Fall 2023 - BISC 171 D100
STT - Biological Sciences Undergraduate Seminar (1)
Class Number: 7477
Delivery Method: In Person
Course Times + Location:
Sep 6 – Dec 5, 2023: Fri, 1:30–2:20 p.m.
1 778 782-4982
Corequisites:BISC 101 or 102; and completion of less than 60 units.
Students are introduced to current topics, research, and undergraduate opportunities in the Department of Biological Sciences. Pass/Fail.
So, you want to be a biologist? Biology is an exciting field with a wide range of research and work opportunities. This course is designed for new Biology majors to introduce you to Biological Sciences. There will be an introductory and capstone “fun questions” in Biology exercise, presentations by different faculty – exploring the range of research in Biology – and an introduction to the many research/experiential opportunities for Biology students, e.g., Directed Research courses, the Co-op program, Bamfield Marine Science Center, and the Registered Professional Biologists program (RPBio, College of Applied Biology).
Week 1 - Gentle introduction: Why be a biologist?
Week 2-3 – Big questions in Biology: “Why sex”?
Weeks 4-9 - Presentations by Biology research faculty: what do we do in Biology?
Week 10 – Biology’s Co-op program
Week 11 – Other research/experiential opportunities for Biology students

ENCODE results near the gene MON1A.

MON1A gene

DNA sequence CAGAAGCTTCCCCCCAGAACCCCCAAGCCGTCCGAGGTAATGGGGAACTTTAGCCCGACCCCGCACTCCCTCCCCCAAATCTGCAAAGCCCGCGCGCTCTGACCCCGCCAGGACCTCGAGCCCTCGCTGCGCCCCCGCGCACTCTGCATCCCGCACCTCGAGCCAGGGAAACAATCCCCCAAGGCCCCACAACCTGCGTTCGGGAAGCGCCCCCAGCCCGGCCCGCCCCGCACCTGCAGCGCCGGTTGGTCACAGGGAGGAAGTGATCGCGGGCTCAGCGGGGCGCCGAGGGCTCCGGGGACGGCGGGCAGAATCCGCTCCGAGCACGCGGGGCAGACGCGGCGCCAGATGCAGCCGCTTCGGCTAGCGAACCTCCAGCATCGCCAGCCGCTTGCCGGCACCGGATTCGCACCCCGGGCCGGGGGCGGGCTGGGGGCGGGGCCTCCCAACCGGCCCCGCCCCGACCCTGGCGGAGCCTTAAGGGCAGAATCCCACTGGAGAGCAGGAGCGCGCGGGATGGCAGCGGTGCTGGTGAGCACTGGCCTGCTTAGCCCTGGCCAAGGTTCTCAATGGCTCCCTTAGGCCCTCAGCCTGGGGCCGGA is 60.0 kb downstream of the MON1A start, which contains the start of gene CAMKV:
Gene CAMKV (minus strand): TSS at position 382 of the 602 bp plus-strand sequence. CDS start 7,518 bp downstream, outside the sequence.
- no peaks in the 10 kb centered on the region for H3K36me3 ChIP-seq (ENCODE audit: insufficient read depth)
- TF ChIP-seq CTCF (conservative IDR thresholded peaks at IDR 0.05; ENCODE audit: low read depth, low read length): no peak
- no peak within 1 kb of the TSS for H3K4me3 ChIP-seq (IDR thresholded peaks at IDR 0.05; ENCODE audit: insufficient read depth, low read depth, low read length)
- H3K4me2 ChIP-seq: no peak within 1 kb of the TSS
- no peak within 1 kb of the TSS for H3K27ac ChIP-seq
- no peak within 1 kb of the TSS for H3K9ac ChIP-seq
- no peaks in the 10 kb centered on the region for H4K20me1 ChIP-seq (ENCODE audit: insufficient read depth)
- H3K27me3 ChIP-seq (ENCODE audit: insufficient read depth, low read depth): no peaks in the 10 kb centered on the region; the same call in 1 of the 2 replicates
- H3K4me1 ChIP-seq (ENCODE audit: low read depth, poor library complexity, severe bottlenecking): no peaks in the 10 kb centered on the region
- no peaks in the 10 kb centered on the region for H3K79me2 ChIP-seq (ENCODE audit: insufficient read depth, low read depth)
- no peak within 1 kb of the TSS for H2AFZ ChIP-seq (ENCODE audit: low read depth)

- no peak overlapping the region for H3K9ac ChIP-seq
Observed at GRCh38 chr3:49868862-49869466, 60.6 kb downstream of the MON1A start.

Week 12-13 – Big questions in Biology” “Early development, silver spoons, and health”
- • Assignment 1 (1-page summary of ONE research lecture) 50%
- • Class participation 50%
Grade will be Pass/Fail
No Textbook is required for this course
REQUIRED READING NOTES:
Your personalized Course Material list, including digital and physical textbooks, are available through the SFU Bookstore website by simply entering your Computing ID at: shop.sfu.ca/course-materials/my-personalized-course-materials.
ACADEMIC INTEGRITY: YOUR WORK, YOUR SUCCESS
SFU’s Academic Integrity website http://www.sfu.ca/students/academicintegrity.html is filled with information on what is meant by academic dishonesty, where you can find resources to help with your studies and the consequences of cheating. Check out the site for more information and videos that help explain the issues in plain English.
Each student is responsible for his or her conduct as it affects the university community. Academic dishonesty, in whatever form, is ultimately destructive of the values of the university. Furthermore, it is unfair and discouraging to the majority of students who pursue their studies honestly. Scholarly integrity is required of all members of the university. http://www.sfu.ca/policies/gazette/student/s10-01.html
Students with a faith background who may need accommodations during the semester are encouraged to assess their needs as soon as possible and review the Multifaith religious accommodations website. The page outlines ways they begin working toward an accommodation and ensure solutions can be reached in a timely fashion.